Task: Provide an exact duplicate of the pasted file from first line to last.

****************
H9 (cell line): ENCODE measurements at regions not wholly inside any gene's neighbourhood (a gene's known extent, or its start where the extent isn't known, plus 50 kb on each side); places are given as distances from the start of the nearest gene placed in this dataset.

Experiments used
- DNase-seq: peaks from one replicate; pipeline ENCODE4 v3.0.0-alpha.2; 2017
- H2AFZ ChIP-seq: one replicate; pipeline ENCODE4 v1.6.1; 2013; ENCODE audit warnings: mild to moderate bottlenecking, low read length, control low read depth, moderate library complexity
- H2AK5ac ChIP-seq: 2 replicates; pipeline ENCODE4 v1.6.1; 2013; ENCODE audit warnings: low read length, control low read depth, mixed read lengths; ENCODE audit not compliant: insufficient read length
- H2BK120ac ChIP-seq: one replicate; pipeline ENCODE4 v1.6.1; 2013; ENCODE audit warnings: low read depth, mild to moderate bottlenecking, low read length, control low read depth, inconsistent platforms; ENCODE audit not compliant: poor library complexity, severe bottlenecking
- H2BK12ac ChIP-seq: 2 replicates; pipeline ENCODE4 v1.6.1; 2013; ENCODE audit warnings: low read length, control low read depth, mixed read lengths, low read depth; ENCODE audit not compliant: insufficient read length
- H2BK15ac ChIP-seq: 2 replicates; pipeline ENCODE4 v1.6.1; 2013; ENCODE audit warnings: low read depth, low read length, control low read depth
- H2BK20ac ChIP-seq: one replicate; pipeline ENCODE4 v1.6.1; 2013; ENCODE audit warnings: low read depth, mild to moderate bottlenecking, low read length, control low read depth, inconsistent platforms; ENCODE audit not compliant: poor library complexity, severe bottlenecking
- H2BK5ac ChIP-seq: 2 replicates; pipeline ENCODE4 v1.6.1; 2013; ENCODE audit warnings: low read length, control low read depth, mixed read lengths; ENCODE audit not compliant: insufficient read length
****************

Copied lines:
H9 (cell line): ENCODE measurements at regions not wholly inside any gene's neighbourhood (a gene's known extent, or its start where the extent isn't known, plus 50 kb on each side); places are given as distances from the start of the nearest gene placed in this dataset.

Experiments used
- DNase-seq: peaks from one replicate; pipeline ENCODE4 v3.0.0-alpha.2; 2017
- H2AFZ ChIP-seq: one replicate; pipeline ENCODE4 v1.6.1; 2013; ENCODE audit warnings: mild to moderate bottlenecking, low read length, control low read depth, moderate library complexity
- H2AK5ac ChIP-seq: 2 replicates; pipeline ENCODE4 v1.6.1; 2013; ENCODE audit warnings: low read length, control low read depth, mixed read lengths; ENCODE audit not compliant: insufficient read length
- H2BK120ac ChIP-seq: one replicate; pipeline ENCODE4 v1.6.1; 2013; ENCODE audit warnings: low read depth, mild to moderate bottlenecking, low read length, control low read depth, inconsistent platforms; ENCODE audit not compliant: poor library complexity, severe bottlenecking
- H2BK12ac ChIP-seq: 2 replicates; pipeline ENCODE4 v1.6.1; 2013; ENCODE audit warnings: low read length, control low read depth, mixed read lengths, low read depth; ENCODE audit not compliant: insufficient read length
- H2BK15ac ChIP-seq: 2 replicates; pipeline ENCODE4 v1.6.1; 2013; ENCODE audit warnings: low read depth, low read length, control low read depth
- H2BK20ac ChIP-seq: one replicate; pipeline ENCODE4 v1.6.1; 2013; ENCODE audit warnings: low read depth, mild to moderate bottlenecking, low read length, control low read depth, inconsistent platforms; ENCODE audit not compliant: poor library complexity, severe bottlenecking
- H2BK5ac ChIP-seq: 2 replicates; pipeline ENCODE4 v1.6.1; 2013; ENCODE audit warnings: low read length, control low read depth, mixed read lengths; ENCODE audit not compliant: insufficient read length